We first came across sports scientist Laurie-Anne Marquet of the French National Institute of Sport and Physical Education (INSEP) at last year’s annual International Triathlon Union Science and Triathlon Conference in Paris.
There Marquet presented her research on glycogen-depleted training, and was one of the few practitioners to actually show a performance improvement as well as the accepted physiological benefits that include improved fat-burning.
Now Marquet is back and evolving the idea of glycogen-depleted training by focusing on the potential impact on immune function.
“While the results of the last study proved favourable, clearly this type of training is physiologically stressful,” Marquet explains about the research.
“Any physiological stress, if not complemented by both good nutrition and quality sleep, can decrease immune function and increase the chances of illness or injury.”
Several ‘training low’ strategies are used by endurance athletes. For instance, swim, bike or running 6-10hrs after their last meal; training twice per day where the second session is with reduced glycogen stores; or restricting carbohydrate intake during the recovery period after exercise.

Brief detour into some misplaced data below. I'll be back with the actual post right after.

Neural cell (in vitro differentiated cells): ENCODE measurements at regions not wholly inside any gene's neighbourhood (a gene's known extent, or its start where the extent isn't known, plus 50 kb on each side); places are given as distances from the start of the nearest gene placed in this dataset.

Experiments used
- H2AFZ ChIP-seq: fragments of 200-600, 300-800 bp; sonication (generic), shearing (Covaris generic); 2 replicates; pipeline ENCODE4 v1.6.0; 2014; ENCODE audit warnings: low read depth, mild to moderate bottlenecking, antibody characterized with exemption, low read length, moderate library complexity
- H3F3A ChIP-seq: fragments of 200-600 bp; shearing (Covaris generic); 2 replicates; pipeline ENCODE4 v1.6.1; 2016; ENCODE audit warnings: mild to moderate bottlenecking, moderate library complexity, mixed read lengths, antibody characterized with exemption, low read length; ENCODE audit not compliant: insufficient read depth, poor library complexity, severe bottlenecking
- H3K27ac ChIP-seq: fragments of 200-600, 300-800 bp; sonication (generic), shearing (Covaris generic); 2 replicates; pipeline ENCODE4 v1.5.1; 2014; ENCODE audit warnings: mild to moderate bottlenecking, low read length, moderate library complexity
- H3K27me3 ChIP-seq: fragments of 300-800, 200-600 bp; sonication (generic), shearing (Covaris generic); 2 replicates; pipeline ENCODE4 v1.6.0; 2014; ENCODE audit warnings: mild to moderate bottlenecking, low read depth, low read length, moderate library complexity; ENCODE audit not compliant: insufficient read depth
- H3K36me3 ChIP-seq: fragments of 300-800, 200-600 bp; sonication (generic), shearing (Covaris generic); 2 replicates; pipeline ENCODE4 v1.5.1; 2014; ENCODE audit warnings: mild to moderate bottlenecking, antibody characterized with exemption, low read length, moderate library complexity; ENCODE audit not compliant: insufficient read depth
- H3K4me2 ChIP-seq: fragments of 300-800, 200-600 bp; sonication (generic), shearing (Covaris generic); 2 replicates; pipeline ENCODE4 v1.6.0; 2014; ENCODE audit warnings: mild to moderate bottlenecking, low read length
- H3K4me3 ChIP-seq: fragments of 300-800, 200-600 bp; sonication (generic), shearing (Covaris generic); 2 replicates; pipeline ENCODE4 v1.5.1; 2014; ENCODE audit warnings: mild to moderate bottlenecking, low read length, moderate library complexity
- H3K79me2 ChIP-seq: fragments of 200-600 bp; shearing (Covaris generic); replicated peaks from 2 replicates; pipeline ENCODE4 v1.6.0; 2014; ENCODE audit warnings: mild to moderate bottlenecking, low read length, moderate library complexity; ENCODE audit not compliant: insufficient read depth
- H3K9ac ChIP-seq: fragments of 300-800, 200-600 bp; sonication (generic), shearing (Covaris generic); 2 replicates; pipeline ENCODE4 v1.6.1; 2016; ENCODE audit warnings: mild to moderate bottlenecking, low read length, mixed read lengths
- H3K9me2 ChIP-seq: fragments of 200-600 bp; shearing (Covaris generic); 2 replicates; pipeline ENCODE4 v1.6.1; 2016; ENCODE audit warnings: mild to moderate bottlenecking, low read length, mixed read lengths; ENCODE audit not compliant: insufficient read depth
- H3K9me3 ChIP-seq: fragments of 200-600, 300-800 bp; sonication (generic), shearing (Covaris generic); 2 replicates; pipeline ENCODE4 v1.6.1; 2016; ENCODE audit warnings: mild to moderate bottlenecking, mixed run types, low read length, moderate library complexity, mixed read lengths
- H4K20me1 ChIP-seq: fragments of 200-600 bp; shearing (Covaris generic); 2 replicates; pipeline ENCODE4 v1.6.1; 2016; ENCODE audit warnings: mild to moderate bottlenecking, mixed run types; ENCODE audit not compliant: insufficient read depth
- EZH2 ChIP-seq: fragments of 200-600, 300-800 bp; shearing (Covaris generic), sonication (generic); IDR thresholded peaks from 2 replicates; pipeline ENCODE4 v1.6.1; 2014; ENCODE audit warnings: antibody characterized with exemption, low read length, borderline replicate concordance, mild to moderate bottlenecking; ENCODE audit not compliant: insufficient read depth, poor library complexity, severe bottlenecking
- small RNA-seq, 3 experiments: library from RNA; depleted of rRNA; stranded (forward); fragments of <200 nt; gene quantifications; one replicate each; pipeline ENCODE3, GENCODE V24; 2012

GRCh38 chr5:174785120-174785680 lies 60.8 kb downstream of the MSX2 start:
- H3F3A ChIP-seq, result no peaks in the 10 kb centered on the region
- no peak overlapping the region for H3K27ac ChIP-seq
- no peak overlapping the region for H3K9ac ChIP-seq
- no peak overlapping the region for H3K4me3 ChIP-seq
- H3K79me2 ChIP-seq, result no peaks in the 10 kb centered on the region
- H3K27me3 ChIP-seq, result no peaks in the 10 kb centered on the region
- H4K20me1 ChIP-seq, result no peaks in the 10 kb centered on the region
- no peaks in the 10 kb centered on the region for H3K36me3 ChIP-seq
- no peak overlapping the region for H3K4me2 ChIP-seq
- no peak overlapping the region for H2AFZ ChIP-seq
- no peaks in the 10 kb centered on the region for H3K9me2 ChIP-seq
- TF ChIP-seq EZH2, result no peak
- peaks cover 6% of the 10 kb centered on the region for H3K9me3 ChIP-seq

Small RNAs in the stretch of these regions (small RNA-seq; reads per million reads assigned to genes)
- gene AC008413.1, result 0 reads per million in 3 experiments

Marquet, along with the likes of John Hawley of the Australian Catholic University, have focused on the concept of ‘sleeping low’, which comprises high-intensity training followed by an overnight fast and then another low-intensity training session in the morning to accentuate the glycogen depletion.
Marquet applied this fasting template to assess the impact on immunity of one group of triathletes, while the other followed a normal diet. The ‘depleted’ group undertook a pretty extreme nine twice-a-day sessions with lowered glycogen levels, while the control group followed the same training plan but with full glycogen levels.
The athletes undertook 10km running tests before and after the three-week period, with sleep quality and quantity measured every night. Blood and saliva tests were taken pre, during and post to measure immune function, while incidence of URTI (upper-respiratory tract infection) was also recorded.
“The results were very positive,” says Marquet. “Like my previous study, the glycogen-depleted group significantly improved their 10km running time. But, importantly, there were no significant changes in white blood cell counts or plasma cortisol – both parameters of immune function.
“The incidence of URTI was also not altered in the groups,” she adds, “though in both vitamin D was down.”
- This is for experienced or very fit triathletes only. Even then, don’t follow the template of high-intensity training, followed by glycogen-depleted sleep and low-intensity morning training more than once a week.
- Ensure that you maintain a carbohydrate intake throughout both days of around 6g/kg bodyweight.
- νVitamin D strengthens the immune system but is depleted through exercise. The sun is the greatest source of vitamin D, which is why a daily supplement is recommended through the winter months.